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Applying Detection to the Attacker Lifecycle

August 26, 2017

Thanks everyone for the encouraging comments on my first post and for taking the time to let me know it helped you out! 😁  Now for the next edition.

 

Hunting is a form of detection. It's not monitoring, but it is detection. So let's take a quick look at creating a detection strategy and how it can include your hunt program.

 

Use a Lifecycle for your Story

Your detection strategy needs to create a story that your senior leadership can easily understand. The Mandiant Attacker Lifecycle always made more sense to me than the Lockheed Martin Cyber Kill Chain, so I am going to use that as the story for my strategy. Pick whichever lifecycle works for you. There is also the MITRE Attack Lifecycle.

For the sake of this post , I am going to say the lifecycle stage, Complete Mission, should be handled by DLP, backups (if mission objective is destructive), and encryption.

Alerting

You want to alert early in the lifecycle so you catch attackers sooner rather than later. Luckily, this generally aligns with the capabilities of tools available to organizations. In some instances, you will want tool-driven detection and in others you will want the tool to provide you with the ability to apply intelligence-driven detection.

Let's look at some scenarios:

 

Exploits: 

You want to detect and alert on exploits as quickly as possible. For this reason, I recommend tool-driven detection. The appliance, the sensor, or agent can detect the attempt to exploit a system without needing a signature containing attacker intelligence. It relies on the maker of the tech to teach the tool ways a system shouldn't behave and alert when it sees that behavior.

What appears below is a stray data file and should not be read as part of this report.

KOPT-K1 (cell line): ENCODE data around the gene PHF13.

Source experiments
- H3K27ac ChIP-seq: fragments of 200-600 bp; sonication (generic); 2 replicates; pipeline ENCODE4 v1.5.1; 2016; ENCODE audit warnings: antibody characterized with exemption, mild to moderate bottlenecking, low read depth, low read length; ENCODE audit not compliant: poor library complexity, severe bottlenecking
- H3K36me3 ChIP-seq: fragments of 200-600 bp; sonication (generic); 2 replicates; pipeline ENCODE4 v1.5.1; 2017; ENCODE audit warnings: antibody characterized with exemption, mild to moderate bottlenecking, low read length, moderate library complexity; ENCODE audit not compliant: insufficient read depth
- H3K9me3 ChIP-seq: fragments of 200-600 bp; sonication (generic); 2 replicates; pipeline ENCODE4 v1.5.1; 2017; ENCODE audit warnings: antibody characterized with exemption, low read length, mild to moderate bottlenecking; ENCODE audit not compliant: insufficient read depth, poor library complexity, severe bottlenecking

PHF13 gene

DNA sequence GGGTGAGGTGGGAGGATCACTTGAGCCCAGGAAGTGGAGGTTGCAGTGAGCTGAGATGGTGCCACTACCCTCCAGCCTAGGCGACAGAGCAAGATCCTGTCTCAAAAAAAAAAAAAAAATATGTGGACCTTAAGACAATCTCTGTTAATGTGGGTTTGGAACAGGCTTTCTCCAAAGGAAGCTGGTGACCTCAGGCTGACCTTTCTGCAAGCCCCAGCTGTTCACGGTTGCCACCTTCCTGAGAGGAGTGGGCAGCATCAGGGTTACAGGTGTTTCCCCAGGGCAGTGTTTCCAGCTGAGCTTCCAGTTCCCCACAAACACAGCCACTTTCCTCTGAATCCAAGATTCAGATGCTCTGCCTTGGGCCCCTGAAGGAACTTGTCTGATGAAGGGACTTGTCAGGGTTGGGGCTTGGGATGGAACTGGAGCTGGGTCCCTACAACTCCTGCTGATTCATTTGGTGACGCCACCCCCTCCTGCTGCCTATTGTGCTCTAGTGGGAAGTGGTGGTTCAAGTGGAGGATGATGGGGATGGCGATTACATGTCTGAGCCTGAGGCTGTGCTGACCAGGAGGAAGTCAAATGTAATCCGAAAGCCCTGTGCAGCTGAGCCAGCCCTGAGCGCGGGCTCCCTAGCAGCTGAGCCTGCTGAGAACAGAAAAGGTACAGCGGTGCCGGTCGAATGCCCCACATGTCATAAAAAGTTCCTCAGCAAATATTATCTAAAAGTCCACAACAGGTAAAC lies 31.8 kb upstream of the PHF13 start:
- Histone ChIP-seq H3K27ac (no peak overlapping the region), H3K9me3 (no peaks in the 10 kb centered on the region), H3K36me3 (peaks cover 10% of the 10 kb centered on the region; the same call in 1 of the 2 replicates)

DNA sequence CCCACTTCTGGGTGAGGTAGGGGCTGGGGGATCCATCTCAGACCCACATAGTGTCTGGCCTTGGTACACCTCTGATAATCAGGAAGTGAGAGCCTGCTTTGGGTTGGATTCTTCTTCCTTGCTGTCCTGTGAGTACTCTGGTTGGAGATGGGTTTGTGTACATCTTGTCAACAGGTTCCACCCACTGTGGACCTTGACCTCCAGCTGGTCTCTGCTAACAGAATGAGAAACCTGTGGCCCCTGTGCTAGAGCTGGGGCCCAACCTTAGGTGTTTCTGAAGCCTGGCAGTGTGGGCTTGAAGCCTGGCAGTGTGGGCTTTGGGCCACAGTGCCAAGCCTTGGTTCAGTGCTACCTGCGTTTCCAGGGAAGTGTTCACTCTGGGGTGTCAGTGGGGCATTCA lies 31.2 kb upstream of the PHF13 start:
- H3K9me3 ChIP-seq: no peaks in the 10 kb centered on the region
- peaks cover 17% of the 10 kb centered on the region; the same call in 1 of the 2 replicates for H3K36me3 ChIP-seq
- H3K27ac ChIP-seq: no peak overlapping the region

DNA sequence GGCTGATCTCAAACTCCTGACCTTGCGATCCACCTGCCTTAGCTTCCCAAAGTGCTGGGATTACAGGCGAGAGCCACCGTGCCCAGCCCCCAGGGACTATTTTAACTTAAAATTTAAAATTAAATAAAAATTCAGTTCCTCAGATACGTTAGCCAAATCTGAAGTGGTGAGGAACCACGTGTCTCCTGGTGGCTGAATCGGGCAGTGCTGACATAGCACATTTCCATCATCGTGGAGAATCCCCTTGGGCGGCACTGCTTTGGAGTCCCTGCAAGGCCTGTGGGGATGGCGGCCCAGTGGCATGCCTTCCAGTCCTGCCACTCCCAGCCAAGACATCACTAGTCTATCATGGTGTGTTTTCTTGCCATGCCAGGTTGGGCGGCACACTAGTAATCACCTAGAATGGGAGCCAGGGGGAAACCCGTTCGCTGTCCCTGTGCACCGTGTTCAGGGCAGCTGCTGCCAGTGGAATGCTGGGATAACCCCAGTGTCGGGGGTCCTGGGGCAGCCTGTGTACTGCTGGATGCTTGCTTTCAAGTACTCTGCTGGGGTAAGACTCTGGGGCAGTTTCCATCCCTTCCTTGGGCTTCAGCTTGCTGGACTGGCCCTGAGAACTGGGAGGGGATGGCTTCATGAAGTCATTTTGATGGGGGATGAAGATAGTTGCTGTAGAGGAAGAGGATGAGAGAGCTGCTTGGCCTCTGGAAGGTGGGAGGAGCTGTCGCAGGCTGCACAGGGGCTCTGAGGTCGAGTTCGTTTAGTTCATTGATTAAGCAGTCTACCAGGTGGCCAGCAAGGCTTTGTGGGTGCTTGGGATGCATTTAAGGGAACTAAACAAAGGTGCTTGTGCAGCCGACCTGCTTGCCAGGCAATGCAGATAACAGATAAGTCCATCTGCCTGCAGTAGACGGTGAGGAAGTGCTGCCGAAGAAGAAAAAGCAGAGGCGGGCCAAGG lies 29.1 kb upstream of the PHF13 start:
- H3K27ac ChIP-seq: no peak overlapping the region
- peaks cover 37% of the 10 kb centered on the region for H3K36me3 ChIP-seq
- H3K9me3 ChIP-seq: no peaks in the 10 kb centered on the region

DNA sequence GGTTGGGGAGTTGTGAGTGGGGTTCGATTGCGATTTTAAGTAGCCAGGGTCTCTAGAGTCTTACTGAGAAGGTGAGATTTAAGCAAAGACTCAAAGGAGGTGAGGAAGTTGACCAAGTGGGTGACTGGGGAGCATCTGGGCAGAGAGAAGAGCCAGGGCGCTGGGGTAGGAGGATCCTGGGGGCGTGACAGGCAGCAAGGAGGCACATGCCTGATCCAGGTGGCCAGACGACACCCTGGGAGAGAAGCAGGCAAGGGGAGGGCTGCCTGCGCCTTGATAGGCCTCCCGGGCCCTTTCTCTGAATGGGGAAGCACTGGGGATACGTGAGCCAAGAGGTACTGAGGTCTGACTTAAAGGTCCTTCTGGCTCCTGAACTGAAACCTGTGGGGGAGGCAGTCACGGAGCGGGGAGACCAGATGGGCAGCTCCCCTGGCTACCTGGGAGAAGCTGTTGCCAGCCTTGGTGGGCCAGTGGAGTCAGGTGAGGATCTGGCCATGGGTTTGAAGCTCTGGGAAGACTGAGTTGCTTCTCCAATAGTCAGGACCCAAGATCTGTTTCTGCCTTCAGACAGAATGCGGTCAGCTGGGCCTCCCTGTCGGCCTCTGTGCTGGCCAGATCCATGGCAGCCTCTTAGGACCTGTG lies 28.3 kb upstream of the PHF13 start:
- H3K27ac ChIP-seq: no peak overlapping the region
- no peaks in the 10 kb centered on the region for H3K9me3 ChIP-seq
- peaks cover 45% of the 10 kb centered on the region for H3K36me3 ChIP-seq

Webshells: 

A common method for establishing a foothold, webshells are detectable using intelligence-driven detection. Ensure you have a tool with the flexibility for you to do content regex of files and create a host-based signature using the common strings found in webshells. This may start out as a Tier 3 analyst alert, but over time you will be able to tune the false positive rate so beginner analyst can validate a webshell alert. If you have access to decrypted traffic, pair this with network alerting based on webshell communications for extra coverage.

 

To make sure your hunt program provides the most value possible, know your organization's alerting capabilities and stay up to date with your Indicator Management team for what intelligence is being applied for detection.

Hunting

 

In cases where you can use intelligence-driven detection, you can rely on a tool or you can hunt. I recommend hunting when alerting becomes infeasible due to the false positive rate or the need to combine numerous data sources.

 

Hunting will be most valuable when you are trying to detect patterns of behaviors and not attacker tools. These behaviors are most commonly demonstrated in the later stages of the lifecycle, when the attacker may just be living off the land. These stages make for good objectives of Continuous Hunts.